I'm so sorry for your loss. I understand your impulse to want to honor your first son, but this isn't the way to do it. Will people judge? Well, yes. Think of it this way. If you met a boy named Elvis, could you imagine that his parents never even considered Elvis Presley when choosing the name? That would be preposterous. So you can't expect people not to think that the name Adolf references Adolf Hitler. Your child will spend his life refuting rumors that he’s a neo-Nazi—or that you are.
–No Hippies Here
This true-blue name does ring a little bit boy, with its –o ending, and a little bit hippie, with its origin in the worlds of color and nature. And yet Indigo has been considered an option for girls ever since the Indigo Girls hit the music scene in the 1990s. The only celebrity baby Indigo in our database is a girl (the daughter of actor Lou Diamond Phillips, born in 2007).
I haven't been considering names starting with M because our last name starts with F and I don't want to give my poor baby initials that will cause teasing. But I'm beginning to wonder if the perfect name that both of us would love is out there in those Ms. Am I being ridiculous or should I keep M names off the list?
You're not being ridiculous, but you are being tempted by forbidden fruit. The letter M just looks special because it's not available. So don't let it distract you. Put it aside, and consider your remaining options.
Lila is a lovely choice that combines some of the sounds and syllables from both your favorite name and your husband's. It might be just the compromise that you need. You may fall in love with it yet, either before or after your little girl is born.
– In the No-Flow Zone
First of all, allow me to congratulate you on your amazing, unexpected pregnancy! Whatever one's religious beliefs, it's impossible to hear a story like yours, with this immense joy coming out of suffering and despair, and not feel grateful. Not only are you pregnant after doubting you ever could be, but you also have a chance to give your daughter the name you've cherished for years, without husbandly vetoes or uncooperative baby genders: a truly rare event!
– Need a Teflon Name
Schoolyard teasing can leave a deep mark on a child's developing sense of self. Understandably, then, future parents expend generous mental energy analyzing potential names from the vantage point of the class bully. Reasonable people don't want their kids to face ridicule and hardship for choices their parents made.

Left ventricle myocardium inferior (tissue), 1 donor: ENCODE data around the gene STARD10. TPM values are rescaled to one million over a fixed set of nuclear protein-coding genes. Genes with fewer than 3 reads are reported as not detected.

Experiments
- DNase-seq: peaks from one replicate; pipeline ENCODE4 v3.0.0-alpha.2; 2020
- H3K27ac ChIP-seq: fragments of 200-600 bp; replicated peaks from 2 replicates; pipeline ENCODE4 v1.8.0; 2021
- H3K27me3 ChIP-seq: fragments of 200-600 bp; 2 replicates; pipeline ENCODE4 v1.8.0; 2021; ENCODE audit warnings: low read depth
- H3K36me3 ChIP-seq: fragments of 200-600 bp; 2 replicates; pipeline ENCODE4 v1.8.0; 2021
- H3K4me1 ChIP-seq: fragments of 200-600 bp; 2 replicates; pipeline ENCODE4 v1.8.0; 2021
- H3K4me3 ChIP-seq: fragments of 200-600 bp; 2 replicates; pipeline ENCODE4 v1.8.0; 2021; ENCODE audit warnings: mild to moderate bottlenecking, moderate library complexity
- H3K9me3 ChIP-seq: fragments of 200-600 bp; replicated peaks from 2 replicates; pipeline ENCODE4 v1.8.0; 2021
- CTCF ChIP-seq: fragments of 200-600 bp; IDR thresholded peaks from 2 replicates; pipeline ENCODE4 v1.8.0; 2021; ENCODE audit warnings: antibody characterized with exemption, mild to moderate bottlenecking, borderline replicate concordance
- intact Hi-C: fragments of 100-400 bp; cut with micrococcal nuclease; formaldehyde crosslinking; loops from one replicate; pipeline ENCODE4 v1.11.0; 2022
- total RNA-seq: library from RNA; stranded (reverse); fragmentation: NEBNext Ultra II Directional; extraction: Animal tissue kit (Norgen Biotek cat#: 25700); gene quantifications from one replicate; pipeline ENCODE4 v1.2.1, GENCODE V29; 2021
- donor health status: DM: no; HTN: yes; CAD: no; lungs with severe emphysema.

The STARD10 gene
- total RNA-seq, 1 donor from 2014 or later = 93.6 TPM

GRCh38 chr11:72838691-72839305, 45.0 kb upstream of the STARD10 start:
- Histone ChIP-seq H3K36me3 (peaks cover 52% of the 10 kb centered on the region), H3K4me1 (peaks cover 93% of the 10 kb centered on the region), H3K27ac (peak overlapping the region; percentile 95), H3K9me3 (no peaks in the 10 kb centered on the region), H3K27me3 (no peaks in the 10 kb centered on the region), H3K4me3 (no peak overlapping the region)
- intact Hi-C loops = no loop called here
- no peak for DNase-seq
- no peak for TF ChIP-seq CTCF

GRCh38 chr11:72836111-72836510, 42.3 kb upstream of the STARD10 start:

Audrey, I'm so sorry for your loss. It would be lovely—not weird—for you to use your father's name as a middle name for his grandchild. Honoring a grandparent with a namesake is a time-honored tradition and a sweet remembrance of someone you love and miss.
Would it be completely ridiculous to legally change our son's name now--but still call him Michael, since he's already used to it? Or could we add Christopher, so he becomes Michael John Christopher [surname] IV?
Namer's remorse is a common problem, as the Name Lady's archives will attest. But there's no common solution, one that works best in every situation. In your case, your feelings have persisted for a year, your husband is on record as preferring a different name, and you would be changing your son's name to one that’s been in his family for several generations. All these support a decision to make a change.
--Mom at a Crossroads
Choosing a noun name for your baby can be quite meaningful, but sometimes the meaning isn't what you intended. That goes double for a double-noun name like Hunter Greene, which turns the strength and power of "hunter" into a mere adjective describing the color green. Remember the response when baby Blue Ivy Carter was born? "There’s no such thing as blue-colored ivy!"
I'm a Name Lady, not a fortune teller: I can tell you that this name has mostly been given to boys in the past. But I can't say for sure whether that trend will continue.
A tradition can be a beautiful way to bind a family together. Or it can be a constricting tie, one that brings more conflict than comfort. The real question here isn't about whether this tradition is a cliché. It's whether this tradition helps cement a bond—or tries too hard to establish one that isn't really there.